The ruins of Scotia are a popular destination for hikers and mountain bikers near State College.

Scotia is also the burial spot of Bert Delige, convicted murderer who was publicly hanged at the Bellefonte jail courtyard on April 25, 1911, the last public hanging in Centre County.

The concrete base of the ore washer is one of the few reminders of the ghost town of Scotia near State College.
This concrete base of the ore washer is one of the few reminders of the ghost town of Scotia near State College.

To this day, rumors of a large, black, human-shaped figure wandering the Scotia Barrens persist, and sightings seem to peak around the date of Delige’s execution on April 25th.

A rendering of what the Black Ghost of Scotia is rumored to look like.
A rendering of what the Black Ghost of Scotia is rumored to look like.

6. The Abandoned Cresson State Prison

SCI-Cresson in Cambria County closed June 30, 2013, with the State citing the antiquity of the prison and rising costs of maintaining it as the primary reasons for the closure.

A structure from the era of the Cresson Tuberculosis Sanatorium and later SCI-Cresson.
A structure from the era of the Cresson Tuberculosis Sanatorium, later to become SCI-Cresson.

And now thanks to new, private ownership, you can LEGALLY explore this maze of buildings, some dating back more than 100 years.

Inside the Grace Chapel at the abandoned Cresson State Prison.
Inside the Grace Chapel at the abandoned Cresson State Prison.

Let me reiterate: THE PRISON GROUNDS ARE NOW PRIVATE PROPERTY – YOU MUST SCHEDULE AN APPOINTMENT TO VISIT!

One of the most-recently built cell blocks at the now-abandoned SCI Cresson in Cambria County.
One of the most-recently built cell blocks at the now-abandoned SCI Cresson in Cambria County.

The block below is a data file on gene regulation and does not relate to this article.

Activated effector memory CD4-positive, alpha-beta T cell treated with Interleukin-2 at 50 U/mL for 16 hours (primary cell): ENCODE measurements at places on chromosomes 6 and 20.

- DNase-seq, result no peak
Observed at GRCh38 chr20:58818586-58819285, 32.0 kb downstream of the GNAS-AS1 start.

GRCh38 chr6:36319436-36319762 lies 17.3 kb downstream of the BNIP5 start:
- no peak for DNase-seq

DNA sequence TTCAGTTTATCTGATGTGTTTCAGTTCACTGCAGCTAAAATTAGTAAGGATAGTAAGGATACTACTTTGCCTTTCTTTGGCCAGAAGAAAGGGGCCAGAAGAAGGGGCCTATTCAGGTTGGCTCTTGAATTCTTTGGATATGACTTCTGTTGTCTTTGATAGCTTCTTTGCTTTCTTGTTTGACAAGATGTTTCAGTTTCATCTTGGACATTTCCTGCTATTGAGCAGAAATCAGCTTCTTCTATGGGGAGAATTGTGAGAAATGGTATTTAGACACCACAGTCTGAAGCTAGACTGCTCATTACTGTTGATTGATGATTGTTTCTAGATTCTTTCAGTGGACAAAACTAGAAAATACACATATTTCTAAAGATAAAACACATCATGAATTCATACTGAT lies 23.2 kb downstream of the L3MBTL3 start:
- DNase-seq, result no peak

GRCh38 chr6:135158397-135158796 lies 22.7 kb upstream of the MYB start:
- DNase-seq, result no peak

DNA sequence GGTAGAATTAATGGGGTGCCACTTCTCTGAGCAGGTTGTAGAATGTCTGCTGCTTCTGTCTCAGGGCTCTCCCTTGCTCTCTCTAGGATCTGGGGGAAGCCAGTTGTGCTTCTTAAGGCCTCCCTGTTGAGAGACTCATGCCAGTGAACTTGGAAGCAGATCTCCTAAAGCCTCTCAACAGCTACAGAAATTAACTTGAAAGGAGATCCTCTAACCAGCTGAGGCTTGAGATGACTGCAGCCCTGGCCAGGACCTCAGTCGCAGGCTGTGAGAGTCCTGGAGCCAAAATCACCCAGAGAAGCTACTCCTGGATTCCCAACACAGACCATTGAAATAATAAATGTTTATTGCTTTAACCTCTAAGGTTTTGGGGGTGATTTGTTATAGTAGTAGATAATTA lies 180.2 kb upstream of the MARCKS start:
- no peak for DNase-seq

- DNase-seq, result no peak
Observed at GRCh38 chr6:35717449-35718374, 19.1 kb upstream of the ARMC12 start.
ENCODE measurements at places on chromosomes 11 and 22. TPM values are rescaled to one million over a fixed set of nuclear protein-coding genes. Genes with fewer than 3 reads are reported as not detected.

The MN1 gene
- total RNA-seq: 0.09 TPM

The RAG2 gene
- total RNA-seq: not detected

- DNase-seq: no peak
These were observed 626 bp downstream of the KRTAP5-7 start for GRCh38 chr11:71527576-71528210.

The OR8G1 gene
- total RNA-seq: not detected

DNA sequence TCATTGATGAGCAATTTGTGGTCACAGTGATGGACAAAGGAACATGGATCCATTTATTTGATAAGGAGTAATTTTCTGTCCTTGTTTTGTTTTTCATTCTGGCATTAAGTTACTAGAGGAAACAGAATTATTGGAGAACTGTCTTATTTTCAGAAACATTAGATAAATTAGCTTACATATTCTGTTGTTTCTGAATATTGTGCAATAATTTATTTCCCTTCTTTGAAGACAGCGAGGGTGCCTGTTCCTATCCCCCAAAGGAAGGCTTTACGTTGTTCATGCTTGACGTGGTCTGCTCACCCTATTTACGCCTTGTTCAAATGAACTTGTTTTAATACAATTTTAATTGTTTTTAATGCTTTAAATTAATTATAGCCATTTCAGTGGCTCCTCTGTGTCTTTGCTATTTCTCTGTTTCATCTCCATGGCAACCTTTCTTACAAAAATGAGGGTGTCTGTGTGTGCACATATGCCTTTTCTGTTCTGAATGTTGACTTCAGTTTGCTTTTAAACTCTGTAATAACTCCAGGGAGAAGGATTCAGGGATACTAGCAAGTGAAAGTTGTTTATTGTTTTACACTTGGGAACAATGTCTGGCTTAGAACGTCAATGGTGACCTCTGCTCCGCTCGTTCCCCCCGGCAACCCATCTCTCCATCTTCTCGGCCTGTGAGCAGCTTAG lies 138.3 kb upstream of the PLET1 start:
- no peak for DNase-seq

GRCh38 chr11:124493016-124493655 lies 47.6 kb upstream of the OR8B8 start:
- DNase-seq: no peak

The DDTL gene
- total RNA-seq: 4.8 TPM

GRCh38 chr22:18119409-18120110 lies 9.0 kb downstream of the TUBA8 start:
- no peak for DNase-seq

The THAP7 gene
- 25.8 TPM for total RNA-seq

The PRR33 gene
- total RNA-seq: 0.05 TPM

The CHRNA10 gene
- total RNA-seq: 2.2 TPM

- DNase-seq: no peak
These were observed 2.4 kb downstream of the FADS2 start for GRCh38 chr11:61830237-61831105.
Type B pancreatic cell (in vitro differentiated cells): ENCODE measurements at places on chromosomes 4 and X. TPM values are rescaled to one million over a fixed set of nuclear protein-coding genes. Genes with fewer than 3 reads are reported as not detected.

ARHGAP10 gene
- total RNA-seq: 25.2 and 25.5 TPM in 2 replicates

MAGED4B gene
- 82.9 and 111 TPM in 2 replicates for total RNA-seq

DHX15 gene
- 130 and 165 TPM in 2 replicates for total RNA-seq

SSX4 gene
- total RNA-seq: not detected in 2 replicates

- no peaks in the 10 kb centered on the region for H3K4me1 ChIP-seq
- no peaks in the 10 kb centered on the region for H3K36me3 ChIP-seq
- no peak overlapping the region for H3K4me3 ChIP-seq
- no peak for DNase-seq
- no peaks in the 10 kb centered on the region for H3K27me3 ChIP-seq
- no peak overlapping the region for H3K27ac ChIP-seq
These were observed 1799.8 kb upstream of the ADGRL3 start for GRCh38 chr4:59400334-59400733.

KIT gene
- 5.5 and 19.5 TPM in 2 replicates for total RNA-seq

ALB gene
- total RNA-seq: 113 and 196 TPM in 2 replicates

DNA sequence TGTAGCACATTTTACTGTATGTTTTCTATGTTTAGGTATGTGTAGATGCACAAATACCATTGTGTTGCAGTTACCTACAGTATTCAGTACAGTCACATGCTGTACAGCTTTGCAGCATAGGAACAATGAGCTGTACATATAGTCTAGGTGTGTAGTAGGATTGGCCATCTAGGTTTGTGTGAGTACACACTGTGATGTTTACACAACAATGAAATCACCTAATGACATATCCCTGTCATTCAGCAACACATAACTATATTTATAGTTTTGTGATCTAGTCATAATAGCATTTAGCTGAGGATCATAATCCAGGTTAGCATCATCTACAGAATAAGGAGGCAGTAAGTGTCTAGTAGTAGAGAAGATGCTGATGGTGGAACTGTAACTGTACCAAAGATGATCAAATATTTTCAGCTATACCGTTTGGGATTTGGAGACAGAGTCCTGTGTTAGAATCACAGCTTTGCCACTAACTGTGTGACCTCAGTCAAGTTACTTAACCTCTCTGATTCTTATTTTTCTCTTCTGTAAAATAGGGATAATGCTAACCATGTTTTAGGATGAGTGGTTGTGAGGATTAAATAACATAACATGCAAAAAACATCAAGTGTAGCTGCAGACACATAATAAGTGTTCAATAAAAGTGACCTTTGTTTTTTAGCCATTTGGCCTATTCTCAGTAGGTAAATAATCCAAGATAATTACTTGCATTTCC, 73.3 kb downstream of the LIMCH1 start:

However, the very modest entry fee is more than worth it for the size and scope of the property you get to explore at the abandoned Cresson State Prison.

Gated entrance at the former Cresson State Prison in Cambria County.
Gated entrance at the former Cresson State Prison in Cambria County.

7. The Haunted Quaker Church in Fayette County

The “haunted Quaker Church just outside of Perryopolis in Fayette County is much more famous for what allegedly happened there than what actually happened there!

Entering the historic and allegedly haunted Quaker Cemetery and church near Perryopolis, PA.
The “haunted” Quaker Church near Perryopolis in Fayette County.

This abandoned stone chapel gained notoriety in the 1980’s when stories surfaced of a secret witch trial and execution that were said to have taken place in the old abandoned Quaker meeting house.

A view of the interior of the "haunted Quaker Church" in Fayette County, PA.
A view of the interior of the “haunted Quaker Church” in Fayette County, PA.

The rumors persist to this day, fueled in part by what looks like the ghostly image of a woman burned into one of the the boarded up back windows of the chapel.

A ghostly face on the interior of the "haunted Quaker Church" in Fayette County, near Perryopolis.
A ghostly face on the interior of the “haunted Quaker Church” in Fayette County, near Perryopolis.